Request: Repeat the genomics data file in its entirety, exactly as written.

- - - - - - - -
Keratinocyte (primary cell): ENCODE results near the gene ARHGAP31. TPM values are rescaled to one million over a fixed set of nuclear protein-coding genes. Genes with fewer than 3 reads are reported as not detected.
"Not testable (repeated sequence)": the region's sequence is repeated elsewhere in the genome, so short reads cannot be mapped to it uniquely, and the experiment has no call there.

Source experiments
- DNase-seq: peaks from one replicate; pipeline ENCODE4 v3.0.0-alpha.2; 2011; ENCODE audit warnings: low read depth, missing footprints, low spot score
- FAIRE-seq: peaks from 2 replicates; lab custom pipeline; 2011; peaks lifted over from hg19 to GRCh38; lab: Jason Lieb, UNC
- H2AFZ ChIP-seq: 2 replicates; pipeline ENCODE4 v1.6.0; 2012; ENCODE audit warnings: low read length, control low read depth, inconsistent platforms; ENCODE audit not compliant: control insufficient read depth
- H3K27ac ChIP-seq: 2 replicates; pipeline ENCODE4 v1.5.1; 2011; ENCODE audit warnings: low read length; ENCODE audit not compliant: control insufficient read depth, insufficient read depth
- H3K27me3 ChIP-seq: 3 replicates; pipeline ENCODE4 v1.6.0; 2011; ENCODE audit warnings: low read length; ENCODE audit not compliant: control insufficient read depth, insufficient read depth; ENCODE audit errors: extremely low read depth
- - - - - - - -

Keratinocyte (primary cell): ENCODE results near the gene ARHGAP31. TPM values are rescaled to one million over a fixed set of nuclear protein-coding genes. Genes with fewer than 3 reads are reported as not detected.
"Not testable (repeated sequence)": the region's sequence is repeated elsewhere in the genome, so short reads cannot be mapped to it uniquely, and the experiment has no call there.

Source experiments
- DNase-seq: peaks from one replicate; pipeline ENCODE4 v3.0.0-alpha.2; 2011; ENCODE audit warnings: low read depth, missing footprints, low spot score
- FAIRE-seq: peaks from 2 replicates; lab custom pipeline; 2011; peaks lifted over from hg19 to GRCh38; lab: Jason Lieb, UNC
- H2AFZ ChIP-seq: 2 replicates; pipeline ENCODE4 v1.6.0; 2012; ENCODE audit warnings: low read length, control low read depth, inconsistent platforms; ENCODE audit not compliant: control insufficient read depth
- H3K27ac ChIP-seq: 2 replicates; pipeline ENCODE4 v1.5.1; 2011; ENCODE audit warnings: low read length; ENCODE audit not compliant: control insufficient read depth, insufficient read depth
- H3K27me3 ChIP-seq: 3 replicates; pipeline ENCODE4 v1.6.0; 2011; ENCODE audit warnings: low read length; ENCODE audit not compliant: control insufficient read depth, insufficient read depth; ENCODE audit errors: extremely low read depth